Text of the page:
Background[ edit ] The Anterior Cruciate Ligament is the ligament that keeps the knee stable. ACL injuries can be categorized into groups- contact and non-contact based on the nature of the injury  Contact injuries occur when a person or object come into contact with the knee causing the ligament to tear.
Treatment for ACL injuries in children requires special consideration because of the location of growth plates. ACL injuries are classified by grades 1, 2, and 3. What is the anterior cruciate ligament?
The knee is a hinge joint held together by four ligaments. A ligament is a structure in the knee that holds the bones together and helps to control joint movement or motion. There is a ligament on each side of the knee the collateral ligaments and two ligaments deep inside the knee.
Both ligaments attach on one side to the end of the thighbone femur and on the other to the top of the shinbone tibia.
During activity, the ACL controls how far forward the tibia can "slide" relative to the femur: While some degree of motion or sliding is normal and is required for knee function, too much motion may damage other structures in the knee which can lead to long term problems in some patients.
How is the ACL injured? What are the symptoms? The ACL can be injured or torn in a number of different ways. The most common mechanism is that of a sudden pivoting or cutting maneuver during sporting activity, which is commonly seen in football, basketball and soccer. The ligament can also tear due to work injuries or automobile accidents.
The amount of pain experienced at the time of the injury is somewhat variable but can be quite severe. Typically, the person is unable to continue play or activity, and has the impression that a significant injury has occurred.
Immediate swelling of the knee develops at the time of injury—within the first several hours—but the extent of swelling can be limited if the knee is immediately iced or splinted.
What are the symptoms of an ACL injury or tear? How is an ACL injury diagnosed? An ACL tear can be diagnosed by a physician through a history and physical examination.
On physical examination, the physician can specifically assess the amount of motion present and determine if the ACL is torn.
Additionally, evaluation of other structures within the knee is done also, as ACL tears are often found in association with injury to other structures within the knee, such as the cartilage and collateral ligaments.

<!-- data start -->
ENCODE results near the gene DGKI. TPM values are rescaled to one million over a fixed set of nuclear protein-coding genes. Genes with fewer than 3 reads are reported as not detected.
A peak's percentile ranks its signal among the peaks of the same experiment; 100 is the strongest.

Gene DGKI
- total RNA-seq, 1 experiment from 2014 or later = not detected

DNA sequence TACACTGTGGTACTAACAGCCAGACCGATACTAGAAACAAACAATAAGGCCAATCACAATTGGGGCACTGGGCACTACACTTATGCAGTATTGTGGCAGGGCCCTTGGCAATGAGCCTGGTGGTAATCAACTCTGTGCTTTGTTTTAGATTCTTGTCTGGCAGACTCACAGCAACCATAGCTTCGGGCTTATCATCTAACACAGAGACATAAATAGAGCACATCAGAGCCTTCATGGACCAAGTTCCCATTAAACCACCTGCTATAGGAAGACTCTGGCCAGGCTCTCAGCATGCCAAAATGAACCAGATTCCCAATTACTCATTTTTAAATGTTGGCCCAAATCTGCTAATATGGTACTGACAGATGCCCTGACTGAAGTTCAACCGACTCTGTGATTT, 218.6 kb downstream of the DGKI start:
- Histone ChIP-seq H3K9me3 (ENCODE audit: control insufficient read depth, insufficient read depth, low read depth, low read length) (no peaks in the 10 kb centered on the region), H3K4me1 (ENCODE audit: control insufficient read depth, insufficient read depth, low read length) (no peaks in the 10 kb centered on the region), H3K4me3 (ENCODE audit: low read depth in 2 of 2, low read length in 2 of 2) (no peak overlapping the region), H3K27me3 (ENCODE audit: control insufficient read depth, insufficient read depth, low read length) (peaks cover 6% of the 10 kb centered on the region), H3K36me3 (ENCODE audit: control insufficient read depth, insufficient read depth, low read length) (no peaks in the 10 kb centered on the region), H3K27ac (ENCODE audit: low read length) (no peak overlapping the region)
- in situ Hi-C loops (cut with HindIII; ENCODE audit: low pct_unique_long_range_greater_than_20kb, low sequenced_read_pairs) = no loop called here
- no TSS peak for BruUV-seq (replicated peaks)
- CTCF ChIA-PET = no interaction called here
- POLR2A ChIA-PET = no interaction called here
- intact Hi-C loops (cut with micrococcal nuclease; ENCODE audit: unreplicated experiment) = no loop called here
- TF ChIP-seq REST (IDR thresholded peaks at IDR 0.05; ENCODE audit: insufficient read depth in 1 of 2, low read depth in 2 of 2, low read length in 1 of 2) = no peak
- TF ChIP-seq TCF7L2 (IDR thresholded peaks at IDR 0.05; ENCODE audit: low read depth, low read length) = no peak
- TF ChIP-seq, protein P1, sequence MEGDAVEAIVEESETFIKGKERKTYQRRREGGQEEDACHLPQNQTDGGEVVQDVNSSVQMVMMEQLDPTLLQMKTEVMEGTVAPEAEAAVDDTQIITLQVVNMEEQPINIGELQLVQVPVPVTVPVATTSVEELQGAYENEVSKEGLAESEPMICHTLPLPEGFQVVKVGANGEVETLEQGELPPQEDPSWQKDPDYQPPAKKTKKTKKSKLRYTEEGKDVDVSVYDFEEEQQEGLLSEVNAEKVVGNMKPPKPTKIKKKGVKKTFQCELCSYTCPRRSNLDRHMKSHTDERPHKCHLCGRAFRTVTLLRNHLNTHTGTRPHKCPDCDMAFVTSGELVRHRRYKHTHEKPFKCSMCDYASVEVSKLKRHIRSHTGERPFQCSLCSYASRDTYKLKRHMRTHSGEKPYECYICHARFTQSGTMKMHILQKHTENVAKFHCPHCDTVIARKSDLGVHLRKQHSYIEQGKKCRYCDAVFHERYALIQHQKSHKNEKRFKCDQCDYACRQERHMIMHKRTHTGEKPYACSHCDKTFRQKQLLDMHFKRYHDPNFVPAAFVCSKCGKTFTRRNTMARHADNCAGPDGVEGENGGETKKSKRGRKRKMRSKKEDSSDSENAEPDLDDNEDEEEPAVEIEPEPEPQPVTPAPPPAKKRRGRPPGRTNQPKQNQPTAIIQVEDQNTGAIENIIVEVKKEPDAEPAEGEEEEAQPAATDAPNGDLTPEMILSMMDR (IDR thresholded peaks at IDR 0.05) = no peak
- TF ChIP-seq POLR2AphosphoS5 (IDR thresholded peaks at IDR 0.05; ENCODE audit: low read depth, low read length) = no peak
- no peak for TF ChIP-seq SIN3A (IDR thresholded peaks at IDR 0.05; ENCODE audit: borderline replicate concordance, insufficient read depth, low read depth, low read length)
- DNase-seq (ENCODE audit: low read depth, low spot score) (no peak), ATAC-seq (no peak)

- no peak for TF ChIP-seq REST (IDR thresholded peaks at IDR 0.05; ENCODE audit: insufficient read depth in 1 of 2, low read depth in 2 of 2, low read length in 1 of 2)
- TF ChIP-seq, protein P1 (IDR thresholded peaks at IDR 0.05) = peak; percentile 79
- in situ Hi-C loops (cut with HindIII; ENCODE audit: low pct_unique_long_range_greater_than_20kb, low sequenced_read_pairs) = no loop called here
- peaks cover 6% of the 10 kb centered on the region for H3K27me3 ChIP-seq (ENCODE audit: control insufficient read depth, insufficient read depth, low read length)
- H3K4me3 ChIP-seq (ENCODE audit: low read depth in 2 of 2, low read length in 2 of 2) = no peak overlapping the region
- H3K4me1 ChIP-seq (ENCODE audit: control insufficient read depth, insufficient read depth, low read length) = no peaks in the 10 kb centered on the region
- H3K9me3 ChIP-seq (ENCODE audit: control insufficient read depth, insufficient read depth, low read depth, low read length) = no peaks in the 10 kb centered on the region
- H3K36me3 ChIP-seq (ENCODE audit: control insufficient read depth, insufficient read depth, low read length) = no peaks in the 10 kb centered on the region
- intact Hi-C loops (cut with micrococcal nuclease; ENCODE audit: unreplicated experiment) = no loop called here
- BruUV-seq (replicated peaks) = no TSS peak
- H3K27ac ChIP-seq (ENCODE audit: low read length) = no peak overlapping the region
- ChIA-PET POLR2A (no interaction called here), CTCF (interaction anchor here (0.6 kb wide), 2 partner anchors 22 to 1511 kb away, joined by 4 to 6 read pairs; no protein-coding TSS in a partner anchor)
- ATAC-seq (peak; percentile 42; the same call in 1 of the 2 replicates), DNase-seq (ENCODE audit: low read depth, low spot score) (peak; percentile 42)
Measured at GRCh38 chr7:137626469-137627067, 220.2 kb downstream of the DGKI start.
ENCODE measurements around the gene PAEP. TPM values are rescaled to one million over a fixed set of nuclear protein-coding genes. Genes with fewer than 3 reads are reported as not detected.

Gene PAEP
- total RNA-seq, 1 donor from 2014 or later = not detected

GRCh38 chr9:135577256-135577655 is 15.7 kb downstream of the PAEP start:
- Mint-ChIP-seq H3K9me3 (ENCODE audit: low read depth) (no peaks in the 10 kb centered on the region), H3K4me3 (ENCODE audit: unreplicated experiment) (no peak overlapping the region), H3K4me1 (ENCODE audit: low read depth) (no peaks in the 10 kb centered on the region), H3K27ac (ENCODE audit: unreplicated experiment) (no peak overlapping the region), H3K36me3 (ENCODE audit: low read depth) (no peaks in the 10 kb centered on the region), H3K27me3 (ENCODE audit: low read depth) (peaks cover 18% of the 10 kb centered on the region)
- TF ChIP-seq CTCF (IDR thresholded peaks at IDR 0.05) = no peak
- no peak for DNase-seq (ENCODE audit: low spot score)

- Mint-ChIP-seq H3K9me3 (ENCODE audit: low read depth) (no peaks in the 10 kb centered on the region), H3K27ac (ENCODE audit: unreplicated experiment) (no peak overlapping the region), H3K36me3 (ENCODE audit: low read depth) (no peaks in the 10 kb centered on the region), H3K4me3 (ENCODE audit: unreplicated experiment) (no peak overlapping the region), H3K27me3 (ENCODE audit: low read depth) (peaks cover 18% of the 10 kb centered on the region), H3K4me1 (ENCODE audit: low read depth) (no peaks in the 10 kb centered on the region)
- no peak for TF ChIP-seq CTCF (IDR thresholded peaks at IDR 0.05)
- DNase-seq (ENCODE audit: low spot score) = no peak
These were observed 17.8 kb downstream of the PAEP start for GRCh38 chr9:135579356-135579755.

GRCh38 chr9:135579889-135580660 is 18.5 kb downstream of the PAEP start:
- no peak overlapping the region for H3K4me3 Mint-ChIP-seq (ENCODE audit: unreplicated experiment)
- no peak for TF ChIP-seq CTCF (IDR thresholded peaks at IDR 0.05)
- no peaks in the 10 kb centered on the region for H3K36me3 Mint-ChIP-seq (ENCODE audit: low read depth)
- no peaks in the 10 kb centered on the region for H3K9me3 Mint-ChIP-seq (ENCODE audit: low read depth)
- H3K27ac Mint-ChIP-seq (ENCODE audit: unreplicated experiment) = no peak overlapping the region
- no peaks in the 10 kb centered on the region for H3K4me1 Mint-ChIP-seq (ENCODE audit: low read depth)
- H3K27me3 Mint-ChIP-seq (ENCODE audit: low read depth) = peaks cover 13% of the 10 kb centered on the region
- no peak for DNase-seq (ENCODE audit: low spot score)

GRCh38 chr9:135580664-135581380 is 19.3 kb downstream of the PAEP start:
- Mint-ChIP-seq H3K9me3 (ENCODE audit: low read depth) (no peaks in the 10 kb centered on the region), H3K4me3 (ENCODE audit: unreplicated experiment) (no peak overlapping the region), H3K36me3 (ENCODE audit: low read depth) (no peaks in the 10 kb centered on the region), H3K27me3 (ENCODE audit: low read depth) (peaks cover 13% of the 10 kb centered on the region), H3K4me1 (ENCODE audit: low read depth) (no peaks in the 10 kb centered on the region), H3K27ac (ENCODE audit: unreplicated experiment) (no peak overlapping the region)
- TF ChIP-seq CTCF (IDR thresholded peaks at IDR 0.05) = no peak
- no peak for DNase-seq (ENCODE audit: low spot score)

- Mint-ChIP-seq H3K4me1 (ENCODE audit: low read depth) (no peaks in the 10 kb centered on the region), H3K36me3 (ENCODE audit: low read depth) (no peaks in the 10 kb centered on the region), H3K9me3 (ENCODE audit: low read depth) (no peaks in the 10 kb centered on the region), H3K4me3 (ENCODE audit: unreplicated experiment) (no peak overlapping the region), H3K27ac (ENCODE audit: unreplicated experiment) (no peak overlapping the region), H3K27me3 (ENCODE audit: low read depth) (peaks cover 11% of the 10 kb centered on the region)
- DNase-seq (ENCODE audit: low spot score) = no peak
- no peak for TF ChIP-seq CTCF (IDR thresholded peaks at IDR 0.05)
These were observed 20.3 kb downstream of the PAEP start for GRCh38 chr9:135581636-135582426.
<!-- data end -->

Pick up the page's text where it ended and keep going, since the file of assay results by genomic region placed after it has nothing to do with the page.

X-rays are taken to evaluate for the presence of any fractures. In many patients, an MRI scan of the knee may be ordered.
The scan can clarify the question of an ACL tear if the history and examination are inconclusive.
The scan is also useful for evaluating the cartilage or meniscus tissue in the knee if this information is necessary to make decisions regarding the best treatment for a specific patient.An ACL sprain is a tear to the anterior cruciate ligament in the knee which runs diagonally from the back of the femur (thigh bone) upwards and forwards to the front of the tibia (shin bone) and prevents the shin bone from moving excessively forward.
Deadlifts come in all shapes and sizes and can be used for a variety of training goals. This guide is going to break down the movement in-depth, teach you how to optimize your deadlift technique, and teach you how to start maximizing your deadlift training. The anterior cruciate ligament (ACL) is one of four ligaments that help stabilize the knee.
It is the most commonly injured knee ligament. ACL injury usually occurs when the knee is hyperextended (straightened) and a pivot occurs simultaneously. Prevention of Anterior Cruciate Ligament Injury Darin A.
Padua, PhD, ATC*; Lindsay J. Most ACL injuries do not involve a direct blow to the knee15–17 but rather are noncontact or indirect contact in nature, involving uncontrolled lower extremity biomechan-ics.
Thus, ACL injury prevention may be achieved by. SUMMARY OF RECOMMENDATIONS The following is a summary of the recommendations of the AAOS clinical practice guideline on the Management of Anterior Cruciate Ligament Injuries.
A nurse provides postoperative instructions to a patient who underwent reconstructive surgery for an anterior crucial ligament (ACL) injury. Which statement made by the patient indicates the need for further teaching?